Tuesday 27 September 2011

Mistress or Madonna?

As the French monarchy became more stable in late medieval times, the king, Charles VII created the position of 'official mistress'. Agnès Sorel was the first successful applicant for the role, and one of the most romantic. As the official mistress she was more or less another queen, living like a member of the royal family and involving herself in politics.

In the 15th century marriage was an economic and political union of families. Love had nothing to do with it, and there was an extremely high tolerance of extra-marital relationships. Prostitution was not condemned and indeed, the King owned at least one brothel.

An early 15th century carved and
painted wooden statuette of Saint Agnes.
Even so, in contemporary depictions, Agnès is represented in disguise as the Virgin Mary. The most famous portrait of her is The Virgin and Child Surrounded by Angels, from the right hand panel of the Melun Diptych, commissioned in 1452 by Etienne Chevalier from Jean Fouquet. Etienne Chevalier was the King's secretary, and in the year he commissioned the Diptych, became Treasurer of France and Secretary of State. He and Agnès were close friends and he discussed matters of state with her in the King's absence. Curiously, the Diptych was hung over the grave of Chevalier's wife, in his home town of Melun.

Despite the name of the painting, a note on the back states that this is 'the Holy Virgin, with traits of Agnès Sorel, mistress of Charles VII, king of France, died in 1450', and most scholars agree that this is a likeness of Agnès. She is portrayed as the Queen of Heaven, richly apparelled and wearing a crown set with pearls. There is very little depth of field in Heaven apparently, so the baby is rather alarmingly perched. The startlingly blue and red seraphim and cherubim crowd in on her. She gazes solemnly and modestly towards the floor.

A copy of Jean Fouquet's Virgin and Child.
(The original painting is in Antwerp).
The artist's intention is to compliment Agnès by taking her as the model for the Virgin. He is also honoring the Virgin by associating Agnès' grace, beauty and high social standing with the Madonna. She is depicted exposing a breast, a motif known as Madonna Lactans (the Suckling Virgin). It was a symbol indicating that the Madonna is someone that mothers can identify with (in fact, in the case of the Virgin Mary, breastfeeding was the only part of the biological act of motherhood that she was required to participate in). By extension she is offering comfort and sustenance to all Christians with this commonplace and loving act. She is an intermediary between God and man. Also, as character traits were believed to be acquired through the breast milk, breastfeeding was a sign of a good mother.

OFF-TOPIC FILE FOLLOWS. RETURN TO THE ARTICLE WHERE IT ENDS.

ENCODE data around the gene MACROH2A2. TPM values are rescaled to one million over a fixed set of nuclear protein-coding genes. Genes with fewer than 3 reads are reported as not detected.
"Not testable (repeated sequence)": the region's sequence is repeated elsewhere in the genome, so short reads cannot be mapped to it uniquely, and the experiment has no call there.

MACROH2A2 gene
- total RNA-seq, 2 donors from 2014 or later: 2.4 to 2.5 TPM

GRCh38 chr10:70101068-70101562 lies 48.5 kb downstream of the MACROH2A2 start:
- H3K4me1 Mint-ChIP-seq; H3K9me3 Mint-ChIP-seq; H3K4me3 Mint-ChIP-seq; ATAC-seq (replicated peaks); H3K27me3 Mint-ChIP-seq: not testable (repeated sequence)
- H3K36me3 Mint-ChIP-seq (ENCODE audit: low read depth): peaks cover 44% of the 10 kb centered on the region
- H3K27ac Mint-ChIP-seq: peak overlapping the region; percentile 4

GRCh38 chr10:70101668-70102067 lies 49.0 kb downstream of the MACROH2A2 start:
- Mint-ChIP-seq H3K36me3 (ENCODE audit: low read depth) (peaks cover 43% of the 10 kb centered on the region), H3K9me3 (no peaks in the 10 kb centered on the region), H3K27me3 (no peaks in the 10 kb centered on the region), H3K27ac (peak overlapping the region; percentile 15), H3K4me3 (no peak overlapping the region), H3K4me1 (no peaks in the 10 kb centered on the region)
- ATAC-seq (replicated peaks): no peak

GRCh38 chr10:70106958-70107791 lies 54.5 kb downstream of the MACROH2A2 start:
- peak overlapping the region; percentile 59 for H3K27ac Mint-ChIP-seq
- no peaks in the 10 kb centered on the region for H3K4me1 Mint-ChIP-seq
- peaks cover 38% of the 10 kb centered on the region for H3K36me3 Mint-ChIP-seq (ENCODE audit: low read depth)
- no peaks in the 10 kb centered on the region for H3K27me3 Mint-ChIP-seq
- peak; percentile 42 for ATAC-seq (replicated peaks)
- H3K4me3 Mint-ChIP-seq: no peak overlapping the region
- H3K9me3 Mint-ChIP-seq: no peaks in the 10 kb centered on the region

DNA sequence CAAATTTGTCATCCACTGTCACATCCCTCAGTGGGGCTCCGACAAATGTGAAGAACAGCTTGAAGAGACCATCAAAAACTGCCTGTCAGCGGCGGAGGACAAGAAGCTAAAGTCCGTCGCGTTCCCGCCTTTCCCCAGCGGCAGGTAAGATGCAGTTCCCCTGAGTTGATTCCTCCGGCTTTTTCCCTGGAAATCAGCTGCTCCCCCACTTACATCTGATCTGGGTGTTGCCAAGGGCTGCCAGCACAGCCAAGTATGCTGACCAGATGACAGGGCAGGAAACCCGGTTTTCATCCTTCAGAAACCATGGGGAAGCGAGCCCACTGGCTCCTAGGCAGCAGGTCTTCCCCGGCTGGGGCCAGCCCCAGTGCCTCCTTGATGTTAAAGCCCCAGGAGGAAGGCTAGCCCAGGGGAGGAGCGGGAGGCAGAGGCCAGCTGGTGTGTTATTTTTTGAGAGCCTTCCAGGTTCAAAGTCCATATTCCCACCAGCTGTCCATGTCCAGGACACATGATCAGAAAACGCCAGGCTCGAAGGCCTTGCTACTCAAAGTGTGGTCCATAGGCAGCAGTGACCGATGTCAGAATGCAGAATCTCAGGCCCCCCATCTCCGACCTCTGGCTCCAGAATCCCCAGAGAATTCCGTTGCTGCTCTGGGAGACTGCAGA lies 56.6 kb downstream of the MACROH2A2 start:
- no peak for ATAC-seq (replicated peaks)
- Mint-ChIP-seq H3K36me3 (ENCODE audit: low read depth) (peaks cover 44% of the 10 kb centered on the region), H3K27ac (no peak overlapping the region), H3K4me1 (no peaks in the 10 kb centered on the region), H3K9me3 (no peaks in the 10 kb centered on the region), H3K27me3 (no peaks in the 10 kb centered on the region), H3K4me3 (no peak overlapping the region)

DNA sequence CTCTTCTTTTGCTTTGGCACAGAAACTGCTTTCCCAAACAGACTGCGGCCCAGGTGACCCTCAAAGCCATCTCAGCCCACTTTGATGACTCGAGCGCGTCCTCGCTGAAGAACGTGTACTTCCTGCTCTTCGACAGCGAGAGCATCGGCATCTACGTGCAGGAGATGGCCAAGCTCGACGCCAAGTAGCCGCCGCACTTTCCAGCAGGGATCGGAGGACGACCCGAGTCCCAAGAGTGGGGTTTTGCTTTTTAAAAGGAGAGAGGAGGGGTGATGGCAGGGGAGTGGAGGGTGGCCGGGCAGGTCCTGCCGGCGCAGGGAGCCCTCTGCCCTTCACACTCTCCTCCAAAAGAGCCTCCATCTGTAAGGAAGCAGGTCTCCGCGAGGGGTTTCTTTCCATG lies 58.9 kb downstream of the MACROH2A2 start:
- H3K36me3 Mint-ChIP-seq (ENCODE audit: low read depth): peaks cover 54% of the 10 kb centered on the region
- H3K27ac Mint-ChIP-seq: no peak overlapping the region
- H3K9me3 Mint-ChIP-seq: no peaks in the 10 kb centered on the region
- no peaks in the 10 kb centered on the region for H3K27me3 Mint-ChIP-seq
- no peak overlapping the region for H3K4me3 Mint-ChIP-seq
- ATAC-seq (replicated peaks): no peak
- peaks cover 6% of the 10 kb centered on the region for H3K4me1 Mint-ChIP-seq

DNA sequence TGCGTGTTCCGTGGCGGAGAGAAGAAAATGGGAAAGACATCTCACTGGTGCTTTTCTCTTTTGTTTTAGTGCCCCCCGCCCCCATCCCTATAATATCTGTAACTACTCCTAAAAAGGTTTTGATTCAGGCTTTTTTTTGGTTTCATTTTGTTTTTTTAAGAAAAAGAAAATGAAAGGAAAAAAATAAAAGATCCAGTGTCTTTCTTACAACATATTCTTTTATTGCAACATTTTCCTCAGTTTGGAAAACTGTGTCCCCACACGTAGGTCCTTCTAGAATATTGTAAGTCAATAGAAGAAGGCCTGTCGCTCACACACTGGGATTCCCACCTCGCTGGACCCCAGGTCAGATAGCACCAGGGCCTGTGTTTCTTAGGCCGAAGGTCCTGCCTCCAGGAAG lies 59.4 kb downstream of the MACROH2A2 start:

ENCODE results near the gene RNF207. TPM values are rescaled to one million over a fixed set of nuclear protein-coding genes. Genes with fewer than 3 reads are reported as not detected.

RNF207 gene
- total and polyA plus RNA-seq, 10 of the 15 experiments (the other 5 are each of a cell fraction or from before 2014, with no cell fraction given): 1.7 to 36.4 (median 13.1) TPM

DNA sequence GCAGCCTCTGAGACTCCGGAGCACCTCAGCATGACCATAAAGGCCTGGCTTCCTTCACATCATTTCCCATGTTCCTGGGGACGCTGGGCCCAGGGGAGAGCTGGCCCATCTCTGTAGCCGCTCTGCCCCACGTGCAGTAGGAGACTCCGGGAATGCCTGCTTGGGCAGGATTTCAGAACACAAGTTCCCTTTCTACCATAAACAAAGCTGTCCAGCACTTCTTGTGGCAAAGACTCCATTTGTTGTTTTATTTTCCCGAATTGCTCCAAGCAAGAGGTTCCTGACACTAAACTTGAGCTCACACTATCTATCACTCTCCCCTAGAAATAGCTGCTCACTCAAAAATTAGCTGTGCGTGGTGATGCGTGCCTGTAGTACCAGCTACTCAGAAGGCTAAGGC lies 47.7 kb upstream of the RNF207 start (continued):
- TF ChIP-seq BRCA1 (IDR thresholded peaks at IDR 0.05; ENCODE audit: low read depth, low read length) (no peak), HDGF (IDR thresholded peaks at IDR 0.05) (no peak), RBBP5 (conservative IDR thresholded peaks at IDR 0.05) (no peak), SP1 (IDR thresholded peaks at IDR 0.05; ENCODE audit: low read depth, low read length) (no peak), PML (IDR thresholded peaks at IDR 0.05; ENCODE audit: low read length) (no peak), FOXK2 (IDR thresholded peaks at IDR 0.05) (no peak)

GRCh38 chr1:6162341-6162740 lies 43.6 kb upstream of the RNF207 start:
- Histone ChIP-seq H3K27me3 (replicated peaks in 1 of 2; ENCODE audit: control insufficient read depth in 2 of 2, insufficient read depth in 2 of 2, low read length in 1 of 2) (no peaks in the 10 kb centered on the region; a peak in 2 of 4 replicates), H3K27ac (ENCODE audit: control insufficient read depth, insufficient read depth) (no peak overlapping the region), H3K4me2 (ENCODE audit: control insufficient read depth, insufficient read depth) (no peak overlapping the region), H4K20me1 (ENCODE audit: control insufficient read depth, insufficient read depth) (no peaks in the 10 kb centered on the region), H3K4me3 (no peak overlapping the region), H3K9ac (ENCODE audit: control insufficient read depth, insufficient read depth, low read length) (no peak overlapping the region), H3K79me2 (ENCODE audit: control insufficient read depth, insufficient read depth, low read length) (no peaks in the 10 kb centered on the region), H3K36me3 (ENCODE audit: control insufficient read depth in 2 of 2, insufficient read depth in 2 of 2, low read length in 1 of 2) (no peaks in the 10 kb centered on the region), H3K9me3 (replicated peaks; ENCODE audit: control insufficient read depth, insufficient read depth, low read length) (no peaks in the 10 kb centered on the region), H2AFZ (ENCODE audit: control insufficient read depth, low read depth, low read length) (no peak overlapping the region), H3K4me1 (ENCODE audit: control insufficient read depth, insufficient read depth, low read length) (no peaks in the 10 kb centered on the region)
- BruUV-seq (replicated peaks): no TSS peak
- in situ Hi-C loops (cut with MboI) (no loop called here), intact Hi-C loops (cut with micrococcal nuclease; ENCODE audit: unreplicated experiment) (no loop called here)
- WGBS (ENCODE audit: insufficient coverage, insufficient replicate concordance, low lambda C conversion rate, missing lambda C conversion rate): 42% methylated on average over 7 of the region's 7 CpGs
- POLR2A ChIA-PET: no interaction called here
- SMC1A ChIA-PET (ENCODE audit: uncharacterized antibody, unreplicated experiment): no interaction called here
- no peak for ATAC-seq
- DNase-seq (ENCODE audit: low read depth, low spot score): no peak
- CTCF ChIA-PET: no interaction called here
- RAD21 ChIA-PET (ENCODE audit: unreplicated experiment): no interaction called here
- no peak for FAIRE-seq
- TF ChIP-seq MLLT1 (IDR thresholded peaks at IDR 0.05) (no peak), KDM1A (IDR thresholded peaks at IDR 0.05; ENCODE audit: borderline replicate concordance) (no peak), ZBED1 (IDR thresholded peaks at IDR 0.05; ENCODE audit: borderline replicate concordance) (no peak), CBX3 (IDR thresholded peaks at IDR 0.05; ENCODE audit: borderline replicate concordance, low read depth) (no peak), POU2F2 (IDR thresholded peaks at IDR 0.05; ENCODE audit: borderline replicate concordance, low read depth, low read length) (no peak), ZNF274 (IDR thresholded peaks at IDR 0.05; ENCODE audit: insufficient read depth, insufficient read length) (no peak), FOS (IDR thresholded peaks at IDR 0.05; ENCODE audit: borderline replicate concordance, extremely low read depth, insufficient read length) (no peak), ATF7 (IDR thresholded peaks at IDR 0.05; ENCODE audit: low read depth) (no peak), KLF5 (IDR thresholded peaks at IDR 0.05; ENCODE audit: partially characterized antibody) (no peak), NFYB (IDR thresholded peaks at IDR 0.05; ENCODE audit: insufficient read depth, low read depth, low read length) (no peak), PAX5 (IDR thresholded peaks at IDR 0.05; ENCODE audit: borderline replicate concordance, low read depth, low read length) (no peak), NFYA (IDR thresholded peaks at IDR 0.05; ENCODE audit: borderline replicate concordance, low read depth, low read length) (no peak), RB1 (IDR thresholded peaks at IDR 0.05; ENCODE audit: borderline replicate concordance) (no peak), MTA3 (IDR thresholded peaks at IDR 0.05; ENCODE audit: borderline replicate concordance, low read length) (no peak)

Nudity at this time was a symbol indicating humility, and it had been a tradition for several centuries to depict the Virgin bare breasted. Of course, this had some pitfalls as far as the Church was concerned. A bare breast could incite somewhat less holy thoughts if not carefully 'de-sexualised'. Fouquet does this by painting an unnatural nippleless sphere, slightly too high and too far to the left.

An anonymous 17th century 'portrait' of Agnès.
Later portraits of Agnès continued the tradition of the exposed breast and it became associated not with the Virgin, but as a sign that the woman depicted was a royal mistress. As French kings became more powerful the position of their mistresses was more and more assured, allowing women like Diane de Poitiers to be depicted outside the Christian tradition, as a Greek goddess, and by the time Gabrielle d'Estrées was the incumbent, the King and by association, his mistress, was powerful enough that she could be depicted as herself.


All these works of art are to be found in the room dedicated to Agnès Sorel in the Logis Royal, Loches.


Pearl said...

ah neat to see the context around Fouquet's painting. We saw it as a postcard. Funny this era now that we all have the power to appear as ourselves.

GaynorB said...

Interesting post Susan. It's amazing how reading blogs can begin to plug large gaps in one's knowledge and leave a thirst for more. Thank you!

Susan said...

Pearl: nice to meet you the other day. Enjoy your stay here. I think the key with Agnès is that she could have appeared as her private self in a straight portrait, but not as her public self in a portrait destined for public consumption.

Gaynor: Agnès and the high medieval are interesting subjects. There are lots of myths and sifting out the facts is fun.

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